During the coronavirus Task Force press briefing today, the president and his team announced massive moves that will further protect and inoculate the economy from devastation brought on by the Chinese virus.
In addition to the tax filing deadline being changed from April 15 to July 15, student loan payments will also be suspended for 60 days, and new travel restrictions were outlined.
“At @realDonaldTrump’s direction, we are moving Tax Day from April 15 to July 15. All taxpayers and businesses will have this additional time to file and make payments without interest or penalties,” Secretary Steven Mnuchin tweeted.
He clarified that taxpayers could still file for refunds now, tweeting: “I encourage all taxpayers who may have tax refunds to file now to get your money.”
The move had been expected in some form since earlier this month.
“Hopefully by that time we’ll have people getting back to their lives,” Trump said. “Families and businesses will have this extra time to file with no interest or penalties.”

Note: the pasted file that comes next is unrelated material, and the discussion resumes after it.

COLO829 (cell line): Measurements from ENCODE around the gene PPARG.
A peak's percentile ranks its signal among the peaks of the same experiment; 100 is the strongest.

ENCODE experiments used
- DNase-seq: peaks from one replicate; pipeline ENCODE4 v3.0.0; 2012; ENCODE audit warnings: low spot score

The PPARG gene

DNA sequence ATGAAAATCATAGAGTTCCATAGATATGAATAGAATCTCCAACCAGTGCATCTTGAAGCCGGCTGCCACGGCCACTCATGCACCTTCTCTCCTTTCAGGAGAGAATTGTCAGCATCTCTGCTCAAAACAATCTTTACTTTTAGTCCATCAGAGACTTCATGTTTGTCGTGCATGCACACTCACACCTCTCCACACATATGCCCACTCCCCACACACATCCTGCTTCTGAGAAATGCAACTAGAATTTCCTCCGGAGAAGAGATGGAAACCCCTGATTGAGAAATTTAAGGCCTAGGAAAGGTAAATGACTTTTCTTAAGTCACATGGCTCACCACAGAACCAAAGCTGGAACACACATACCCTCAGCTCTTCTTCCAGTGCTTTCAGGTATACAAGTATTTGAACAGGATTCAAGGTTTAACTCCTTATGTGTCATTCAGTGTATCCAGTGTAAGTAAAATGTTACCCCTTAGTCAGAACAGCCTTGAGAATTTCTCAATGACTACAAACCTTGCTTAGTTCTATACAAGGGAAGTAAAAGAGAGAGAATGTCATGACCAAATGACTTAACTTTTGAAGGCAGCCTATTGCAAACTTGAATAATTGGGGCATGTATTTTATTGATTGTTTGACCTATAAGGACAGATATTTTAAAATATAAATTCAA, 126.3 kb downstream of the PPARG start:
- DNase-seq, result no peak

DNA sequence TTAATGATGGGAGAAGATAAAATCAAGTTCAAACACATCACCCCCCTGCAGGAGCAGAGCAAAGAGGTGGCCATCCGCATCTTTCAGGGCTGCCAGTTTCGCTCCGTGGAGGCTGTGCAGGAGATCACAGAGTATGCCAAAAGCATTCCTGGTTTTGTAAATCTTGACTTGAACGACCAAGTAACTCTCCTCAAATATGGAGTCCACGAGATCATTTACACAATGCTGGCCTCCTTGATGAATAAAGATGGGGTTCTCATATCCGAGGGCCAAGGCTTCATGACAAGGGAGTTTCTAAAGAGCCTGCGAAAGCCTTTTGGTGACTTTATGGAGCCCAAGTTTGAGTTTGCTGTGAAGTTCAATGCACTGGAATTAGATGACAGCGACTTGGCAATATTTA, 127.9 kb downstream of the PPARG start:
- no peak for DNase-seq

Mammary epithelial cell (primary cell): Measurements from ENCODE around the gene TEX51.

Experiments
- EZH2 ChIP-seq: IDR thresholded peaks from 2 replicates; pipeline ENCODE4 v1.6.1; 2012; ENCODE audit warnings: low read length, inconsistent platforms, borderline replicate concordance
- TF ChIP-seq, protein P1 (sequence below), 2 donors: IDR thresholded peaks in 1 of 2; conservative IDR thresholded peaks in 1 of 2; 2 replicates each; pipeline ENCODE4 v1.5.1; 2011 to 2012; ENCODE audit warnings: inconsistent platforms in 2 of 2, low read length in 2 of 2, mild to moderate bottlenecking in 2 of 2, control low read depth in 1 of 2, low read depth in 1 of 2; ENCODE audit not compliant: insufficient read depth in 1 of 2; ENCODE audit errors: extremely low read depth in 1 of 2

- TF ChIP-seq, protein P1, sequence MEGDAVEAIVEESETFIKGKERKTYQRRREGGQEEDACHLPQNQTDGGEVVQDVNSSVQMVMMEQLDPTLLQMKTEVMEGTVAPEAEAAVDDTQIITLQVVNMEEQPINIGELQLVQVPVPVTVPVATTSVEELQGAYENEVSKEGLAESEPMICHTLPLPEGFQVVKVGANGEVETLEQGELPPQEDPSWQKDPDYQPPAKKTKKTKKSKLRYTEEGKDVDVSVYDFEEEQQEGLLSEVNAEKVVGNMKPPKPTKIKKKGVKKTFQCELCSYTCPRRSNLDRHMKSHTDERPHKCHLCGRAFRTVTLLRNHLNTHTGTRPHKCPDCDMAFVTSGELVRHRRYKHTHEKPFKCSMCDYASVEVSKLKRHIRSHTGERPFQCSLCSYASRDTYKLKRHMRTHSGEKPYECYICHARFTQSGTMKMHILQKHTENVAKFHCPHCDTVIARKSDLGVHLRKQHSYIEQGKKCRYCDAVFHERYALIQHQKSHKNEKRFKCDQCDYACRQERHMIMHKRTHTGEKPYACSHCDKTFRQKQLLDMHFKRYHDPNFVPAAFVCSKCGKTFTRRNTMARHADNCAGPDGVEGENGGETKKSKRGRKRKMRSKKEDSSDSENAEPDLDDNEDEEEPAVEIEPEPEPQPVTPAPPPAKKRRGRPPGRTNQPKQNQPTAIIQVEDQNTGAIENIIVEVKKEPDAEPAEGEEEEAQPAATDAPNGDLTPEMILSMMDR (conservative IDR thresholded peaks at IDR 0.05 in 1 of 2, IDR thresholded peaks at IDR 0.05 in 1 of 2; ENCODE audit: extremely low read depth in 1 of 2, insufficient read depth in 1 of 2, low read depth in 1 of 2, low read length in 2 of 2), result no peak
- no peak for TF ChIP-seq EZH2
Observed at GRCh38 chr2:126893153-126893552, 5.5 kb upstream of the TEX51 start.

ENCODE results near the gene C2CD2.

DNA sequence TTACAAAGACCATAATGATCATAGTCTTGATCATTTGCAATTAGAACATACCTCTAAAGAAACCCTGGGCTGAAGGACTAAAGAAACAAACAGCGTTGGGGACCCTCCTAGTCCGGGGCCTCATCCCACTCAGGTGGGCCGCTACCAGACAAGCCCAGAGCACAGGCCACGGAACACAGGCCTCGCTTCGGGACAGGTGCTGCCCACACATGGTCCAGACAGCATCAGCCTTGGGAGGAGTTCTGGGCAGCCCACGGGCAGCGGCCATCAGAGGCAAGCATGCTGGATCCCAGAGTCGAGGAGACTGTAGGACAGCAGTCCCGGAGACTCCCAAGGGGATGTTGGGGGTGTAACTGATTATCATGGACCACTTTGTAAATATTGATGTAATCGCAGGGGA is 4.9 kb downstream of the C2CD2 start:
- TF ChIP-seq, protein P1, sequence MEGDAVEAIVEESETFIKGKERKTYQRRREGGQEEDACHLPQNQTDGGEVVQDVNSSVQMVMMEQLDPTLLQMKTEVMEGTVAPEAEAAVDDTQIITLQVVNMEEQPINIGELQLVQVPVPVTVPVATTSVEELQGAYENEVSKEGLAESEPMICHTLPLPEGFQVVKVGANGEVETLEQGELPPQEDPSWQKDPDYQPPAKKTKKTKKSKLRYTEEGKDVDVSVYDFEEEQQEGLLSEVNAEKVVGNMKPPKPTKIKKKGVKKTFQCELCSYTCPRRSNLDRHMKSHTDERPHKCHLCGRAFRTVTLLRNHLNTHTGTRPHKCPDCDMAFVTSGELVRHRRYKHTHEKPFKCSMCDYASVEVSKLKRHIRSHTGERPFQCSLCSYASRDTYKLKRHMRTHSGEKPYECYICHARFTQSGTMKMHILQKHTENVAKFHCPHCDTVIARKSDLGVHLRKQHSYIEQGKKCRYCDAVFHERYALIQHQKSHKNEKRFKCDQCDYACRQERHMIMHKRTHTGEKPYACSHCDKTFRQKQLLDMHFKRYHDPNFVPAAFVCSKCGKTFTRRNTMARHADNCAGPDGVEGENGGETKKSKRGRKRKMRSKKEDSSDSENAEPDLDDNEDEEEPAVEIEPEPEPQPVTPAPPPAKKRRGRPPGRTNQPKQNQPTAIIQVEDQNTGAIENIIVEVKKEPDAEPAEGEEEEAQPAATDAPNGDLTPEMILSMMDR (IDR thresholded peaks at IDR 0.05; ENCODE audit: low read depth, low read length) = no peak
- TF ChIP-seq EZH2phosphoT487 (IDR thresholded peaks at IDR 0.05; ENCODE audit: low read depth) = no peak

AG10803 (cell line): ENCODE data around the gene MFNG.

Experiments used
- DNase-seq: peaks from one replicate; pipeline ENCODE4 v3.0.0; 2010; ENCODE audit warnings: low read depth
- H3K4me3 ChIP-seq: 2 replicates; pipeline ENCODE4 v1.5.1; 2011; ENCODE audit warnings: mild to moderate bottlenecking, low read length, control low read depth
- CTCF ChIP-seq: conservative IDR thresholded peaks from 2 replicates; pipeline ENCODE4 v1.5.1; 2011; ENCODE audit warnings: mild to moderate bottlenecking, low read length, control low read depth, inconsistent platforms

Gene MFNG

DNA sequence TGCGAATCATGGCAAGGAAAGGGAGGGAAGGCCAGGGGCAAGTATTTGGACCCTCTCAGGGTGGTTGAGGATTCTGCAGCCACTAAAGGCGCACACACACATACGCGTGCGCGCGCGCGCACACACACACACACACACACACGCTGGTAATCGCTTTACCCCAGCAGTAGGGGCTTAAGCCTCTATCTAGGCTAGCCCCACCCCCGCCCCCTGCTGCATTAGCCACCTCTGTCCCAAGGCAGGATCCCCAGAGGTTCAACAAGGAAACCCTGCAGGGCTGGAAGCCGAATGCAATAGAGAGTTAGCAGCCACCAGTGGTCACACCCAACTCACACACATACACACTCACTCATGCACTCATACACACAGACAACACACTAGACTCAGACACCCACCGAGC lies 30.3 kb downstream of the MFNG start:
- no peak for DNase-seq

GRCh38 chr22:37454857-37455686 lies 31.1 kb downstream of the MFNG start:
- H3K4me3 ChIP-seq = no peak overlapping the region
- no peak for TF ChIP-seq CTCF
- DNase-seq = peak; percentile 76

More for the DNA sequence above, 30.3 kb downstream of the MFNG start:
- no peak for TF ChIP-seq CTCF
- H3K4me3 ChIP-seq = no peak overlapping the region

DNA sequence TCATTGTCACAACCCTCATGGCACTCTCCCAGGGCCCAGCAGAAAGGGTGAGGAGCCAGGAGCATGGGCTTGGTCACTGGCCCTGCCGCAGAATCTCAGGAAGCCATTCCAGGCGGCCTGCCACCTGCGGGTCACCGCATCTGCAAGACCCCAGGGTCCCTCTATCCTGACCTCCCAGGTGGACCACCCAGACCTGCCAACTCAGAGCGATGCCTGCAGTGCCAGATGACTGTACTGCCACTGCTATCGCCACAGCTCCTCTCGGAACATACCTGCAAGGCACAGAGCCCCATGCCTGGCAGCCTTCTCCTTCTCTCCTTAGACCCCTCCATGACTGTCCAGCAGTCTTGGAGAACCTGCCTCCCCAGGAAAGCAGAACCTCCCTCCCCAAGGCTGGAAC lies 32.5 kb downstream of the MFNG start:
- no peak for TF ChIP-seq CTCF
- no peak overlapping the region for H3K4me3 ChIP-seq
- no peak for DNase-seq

He continued: “However if you have refunds or credits you would like to claim, you may still file. In other words you can file early if you are owed money by the IRS.”
The administration had announced earlier in the week that it would delay the payments, a move that Mnuchin said would leave $300 billion in the economy at a critical time.
By extending the filing deadline, the government is essentially allowing individuals and businesses to hold on to their money as they deal with lost revenue or paychecks resulting from the economic slowdown as federal and state governments try to keep people home so they don’t spread the coronavirus.
The move comes as Congress and the administration hash out details for a massive stimulus package that, among other things, could send checks worth as much as $1,200 to qualifying individuals amid the crisis, as layoffs mount and more economic uncertainty awaits.
The draft legislation, obtained by Fox News, would provide minimum payments of $600, and aid would be phased down at adjusted gross income thresholds of $75,000 for individuals and $150,000 per couple. Additionally, there would be $500 payments for each child.
The rebate amount is slated to then be reduced by $5 for each $100 a taxpayer’s income exceeds the legislation’s threshold. The amount is therefore reduced to zero for single taxpayers with incomes exceeding $99,000 and $198,000 for joint filers.
The IRS would determine income based on taxpayers’ 2018 tax returns, or 2019 tax returns in cases where there is no 2018 return.
Breitbart News broke down the information passed in the Senate relief package:
The plan largely reflects the proposal outlined earlier by Breitbart news.